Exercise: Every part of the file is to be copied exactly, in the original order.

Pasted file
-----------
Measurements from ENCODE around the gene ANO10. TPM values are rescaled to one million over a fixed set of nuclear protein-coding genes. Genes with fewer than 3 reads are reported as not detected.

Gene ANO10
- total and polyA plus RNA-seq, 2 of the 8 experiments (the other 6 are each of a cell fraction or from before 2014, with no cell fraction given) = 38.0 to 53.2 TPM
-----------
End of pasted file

Measurements from ENCODE around the gene ANO10. TPM values are rescaled to one million over a fixed set of nuclear protein-coding genes. Genes with fewer than 3 reads are reported as not detected.

Gene ANO10
- total and polyA plus RNA-seq, 2 of the 8 experiments (the other 6 are each of a cell fraction or from before 2014, with no cell fraction given) = 38.0 to 53.2 TPM